Chamomile The Roman variety is better known to reduce anxiety, whereas the German one is known for relieving pain. But either type helps to induce sleep. In one study adding it to lavender potentiated both effects. And paired with music this powerful blend reduced anxiety even more. Add it to an herbal tea at night and you have the perfect combination for a restful night’s sleep.

Cedar wood This essential oil has a woodsy scent that’s been shown to activate the parasympathetic nervous system and improve relaxation and sleep. Researchers found participants reported increased sleep time and reduced early morning awakenings after using for twenty consecutive nights.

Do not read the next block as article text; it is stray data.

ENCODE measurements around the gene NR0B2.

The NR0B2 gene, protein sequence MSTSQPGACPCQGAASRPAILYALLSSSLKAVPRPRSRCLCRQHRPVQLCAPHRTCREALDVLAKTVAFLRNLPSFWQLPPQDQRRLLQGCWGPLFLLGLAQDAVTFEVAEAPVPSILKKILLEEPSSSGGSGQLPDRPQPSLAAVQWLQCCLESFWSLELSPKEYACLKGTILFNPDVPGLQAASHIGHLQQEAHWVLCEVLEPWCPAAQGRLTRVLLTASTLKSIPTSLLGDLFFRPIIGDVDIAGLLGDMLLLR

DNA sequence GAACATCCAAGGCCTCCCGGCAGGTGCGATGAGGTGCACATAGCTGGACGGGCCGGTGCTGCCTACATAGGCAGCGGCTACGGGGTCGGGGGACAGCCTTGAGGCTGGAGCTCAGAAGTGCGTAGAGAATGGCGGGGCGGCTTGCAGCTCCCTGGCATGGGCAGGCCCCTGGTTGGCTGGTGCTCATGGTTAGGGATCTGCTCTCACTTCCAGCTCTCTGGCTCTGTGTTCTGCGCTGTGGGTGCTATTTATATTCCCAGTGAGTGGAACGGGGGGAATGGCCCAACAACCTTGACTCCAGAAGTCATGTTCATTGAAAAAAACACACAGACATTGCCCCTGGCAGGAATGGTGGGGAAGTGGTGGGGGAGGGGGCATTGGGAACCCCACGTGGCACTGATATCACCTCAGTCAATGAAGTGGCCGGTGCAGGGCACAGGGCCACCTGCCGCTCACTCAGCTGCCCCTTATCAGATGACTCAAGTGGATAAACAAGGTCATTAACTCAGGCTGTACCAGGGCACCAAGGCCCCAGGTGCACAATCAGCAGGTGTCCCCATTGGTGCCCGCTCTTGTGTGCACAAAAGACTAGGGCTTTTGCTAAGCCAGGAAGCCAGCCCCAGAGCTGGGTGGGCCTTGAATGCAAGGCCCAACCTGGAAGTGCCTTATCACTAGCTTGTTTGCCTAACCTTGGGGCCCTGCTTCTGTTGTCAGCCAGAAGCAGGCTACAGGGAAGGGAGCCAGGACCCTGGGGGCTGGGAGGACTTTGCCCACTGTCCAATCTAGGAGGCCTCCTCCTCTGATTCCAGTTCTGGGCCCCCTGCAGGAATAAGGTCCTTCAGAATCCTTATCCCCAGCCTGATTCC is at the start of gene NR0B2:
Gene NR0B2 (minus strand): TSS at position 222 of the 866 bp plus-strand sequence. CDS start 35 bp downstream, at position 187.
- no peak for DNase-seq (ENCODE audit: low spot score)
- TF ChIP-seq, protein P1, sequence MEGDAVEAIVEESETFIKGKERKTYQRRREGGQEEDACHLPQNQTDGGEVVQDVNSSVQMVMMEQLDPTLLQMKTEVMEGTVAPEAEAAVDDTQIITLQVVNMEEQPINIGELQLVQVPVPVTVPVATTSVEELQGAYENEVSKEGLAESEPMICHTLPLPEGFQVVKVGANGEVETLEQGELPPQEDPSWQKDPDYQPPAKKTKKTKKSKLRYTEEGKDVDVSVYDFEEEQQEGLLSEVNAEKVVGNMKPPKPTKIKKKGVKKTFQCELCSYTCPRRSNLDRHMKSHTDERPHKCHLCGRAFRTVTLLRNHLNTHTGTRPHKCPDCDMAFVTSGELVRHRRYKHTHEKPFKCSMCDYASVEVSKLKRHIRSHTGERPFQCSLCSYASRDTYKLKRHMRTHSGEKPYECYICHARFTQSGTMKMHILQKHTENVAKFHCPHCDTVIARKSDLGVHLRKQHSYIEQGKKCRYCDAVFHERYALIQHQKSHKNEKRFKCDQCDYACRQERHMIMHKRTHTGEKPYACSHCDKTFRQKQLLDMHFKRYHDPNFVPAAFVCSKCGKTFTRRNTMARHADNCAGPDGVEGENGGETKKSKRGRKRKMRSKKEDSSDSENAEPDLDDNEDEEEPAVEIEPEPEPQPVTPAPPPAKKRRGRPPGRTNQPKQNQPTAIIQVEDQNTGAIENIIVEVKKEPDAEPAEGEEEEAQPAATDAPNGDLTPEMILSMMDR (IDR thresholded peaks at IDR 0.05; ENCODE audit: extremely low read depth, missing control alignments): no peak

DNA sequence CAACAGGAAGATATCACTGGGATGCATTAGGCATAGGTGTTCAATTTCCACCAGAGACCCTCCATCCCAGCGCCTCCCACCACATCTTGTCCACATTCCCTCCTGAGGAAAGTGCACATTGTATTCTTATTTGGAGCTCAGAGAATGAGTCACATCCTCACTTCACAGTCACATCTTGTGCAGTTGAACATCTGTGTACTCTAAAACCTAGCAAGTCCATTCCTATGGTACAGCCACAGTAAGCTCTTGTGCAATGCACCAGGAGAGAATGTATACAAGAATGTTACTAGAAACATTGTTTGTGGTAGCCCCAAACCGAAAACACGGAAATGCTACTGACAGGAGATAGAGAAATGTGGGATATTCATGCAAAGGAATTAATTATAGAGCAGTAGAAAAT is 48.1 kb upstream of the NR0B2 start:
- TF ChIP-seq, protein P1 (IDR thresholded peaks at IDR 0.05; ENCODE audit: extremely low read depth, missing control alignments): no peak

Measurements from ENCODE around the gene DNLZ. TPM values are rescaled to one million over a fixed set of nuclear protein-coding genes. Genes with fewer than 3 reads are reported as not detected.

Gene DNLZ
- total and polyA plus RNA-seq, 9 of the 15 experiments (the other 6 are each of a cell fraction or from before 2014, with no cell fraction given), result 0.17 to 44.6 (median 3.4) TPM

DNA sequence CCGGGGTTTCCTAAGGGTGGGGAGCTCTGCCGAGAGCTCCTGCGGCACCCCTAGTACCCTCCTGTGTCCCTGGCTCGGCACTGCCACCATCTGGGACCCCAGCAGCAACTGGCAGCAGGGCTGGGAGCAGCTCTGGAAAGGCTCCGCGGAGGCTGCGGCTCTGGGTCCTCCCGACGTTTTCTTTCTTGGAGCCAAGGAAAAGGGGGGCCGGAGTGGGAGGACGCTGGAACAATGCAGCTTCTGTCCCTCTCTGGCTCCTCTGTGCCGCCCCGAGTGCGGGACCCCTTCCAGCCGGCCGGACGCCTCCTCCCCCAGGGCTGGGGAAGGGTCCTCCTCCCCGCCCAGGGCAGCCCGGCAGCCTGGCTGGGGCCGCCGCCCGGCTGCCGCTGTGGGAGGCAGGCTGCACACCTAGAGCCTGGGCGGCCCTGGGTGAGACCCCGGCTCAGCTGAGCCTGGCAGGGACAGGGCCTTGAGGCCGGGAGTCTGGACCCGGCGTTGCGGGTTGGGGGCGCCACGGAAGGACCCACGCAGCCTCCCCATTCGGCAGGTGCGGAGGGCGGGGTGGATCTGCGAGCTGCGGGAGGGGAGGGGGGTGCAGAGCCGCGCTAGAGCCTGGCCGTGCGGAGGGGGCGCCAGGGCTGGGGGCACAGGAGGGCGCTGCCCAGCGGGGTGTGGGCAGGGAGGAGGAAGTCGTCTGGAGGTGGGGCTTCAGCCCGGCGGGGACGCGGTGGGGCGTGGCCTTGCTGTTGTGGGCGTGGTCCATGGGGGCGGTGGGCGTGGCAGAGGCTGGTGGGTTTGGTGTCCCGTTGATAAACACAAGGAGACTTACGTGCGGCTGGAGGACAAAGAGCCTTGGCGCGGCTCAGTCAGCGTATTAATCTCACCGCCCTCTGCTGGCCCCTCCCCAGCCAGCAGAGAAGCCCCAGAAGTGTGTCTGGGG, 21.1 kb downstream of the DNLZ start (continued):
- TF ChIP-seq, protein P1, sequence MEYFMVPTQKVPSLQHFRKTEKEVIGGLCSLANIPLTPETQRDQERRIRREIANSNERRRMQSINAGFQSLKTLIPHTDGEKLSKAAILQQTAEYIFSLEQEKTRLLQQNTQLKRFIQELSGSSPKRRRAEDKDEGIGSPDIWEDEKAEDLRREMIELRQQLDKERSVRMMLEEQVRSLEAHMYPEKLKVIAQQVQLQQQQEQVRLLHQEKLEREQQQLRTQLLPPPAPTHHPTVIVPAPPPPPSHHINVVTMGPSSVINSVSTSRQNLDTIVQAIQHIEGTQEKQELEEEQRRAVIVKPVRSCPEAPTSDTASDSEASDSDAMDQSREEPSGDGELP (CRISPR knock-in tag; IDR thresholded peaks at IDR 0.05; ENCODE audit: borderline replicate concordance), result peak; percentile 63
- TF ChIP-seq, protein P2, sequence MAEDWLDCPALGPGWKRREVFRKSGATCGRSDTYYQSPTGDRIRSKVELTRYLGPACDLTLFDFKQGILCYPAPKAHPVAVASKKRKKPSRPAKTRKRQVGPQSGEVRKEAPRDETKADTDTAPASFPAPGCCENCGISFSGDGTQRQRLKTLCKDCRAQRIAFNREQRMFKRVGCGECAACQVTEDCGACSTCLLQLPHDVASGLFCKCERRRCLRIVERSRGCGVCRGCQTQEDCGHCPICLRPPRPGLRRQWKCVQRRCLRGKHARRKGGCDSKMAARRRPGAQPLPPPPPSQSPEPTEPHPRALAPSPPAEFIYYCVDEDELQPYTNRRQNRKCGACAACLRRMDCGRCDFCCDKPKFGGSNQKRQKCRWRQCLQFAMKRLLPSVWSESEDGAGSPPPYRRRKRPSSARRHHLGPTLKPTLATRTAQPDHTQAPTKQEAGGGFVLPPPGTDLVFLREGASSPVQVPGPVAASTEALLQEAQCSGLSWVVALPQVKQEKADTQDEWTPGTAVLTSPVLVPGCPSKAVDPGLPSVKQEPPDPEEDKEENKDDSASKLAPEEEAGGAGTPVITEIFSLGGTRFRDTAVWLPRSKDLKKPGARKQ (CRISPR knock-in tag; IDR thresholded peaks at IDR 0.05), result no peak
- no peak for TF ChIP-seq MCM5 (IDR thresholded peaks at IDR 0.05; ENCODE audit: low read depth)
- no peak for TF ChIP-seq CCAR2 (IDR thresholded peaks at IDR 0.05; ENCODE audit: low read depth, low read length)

Clary Sage oil This particular herb also promotes sleep and calm by decreasing cortisol levels, blood pressure and respiration. It also appears to have an antidepressant affect lowering anxiety and improving sleep cycles. 


Whether you need a quick pick me up without the caffeine boost, an aid to relax the tensions of the day or unwind and get a good nights sleep, aromatherapy may be the easiest and safest way to achieve your goal. 


-https://www.arthritis.org/health-wellness/treatment/complementary-therapies/natural-therapies/aromatherapy-for-arthritis-relief

-https://pubmed.ncbi.nlm.nih.gov/32289824/

-https://www.webmd.com/pain-management/news/20181213/aromatherapy-can-you-smell-relief

-https://link.springer.com/article/10.1007/s40122-021-00247-y

-https://www.fifthsense.org.uk/psychology-and-smell/

-https://www.sciencedaily.com/releases/2014/01/140102152338.htm

-https://www.ncbi.nlm.nih.gov/pmc/articles/PMC8043395/

-https://www.sciencedirect.com/science/article/abs/pii/S0962456201800473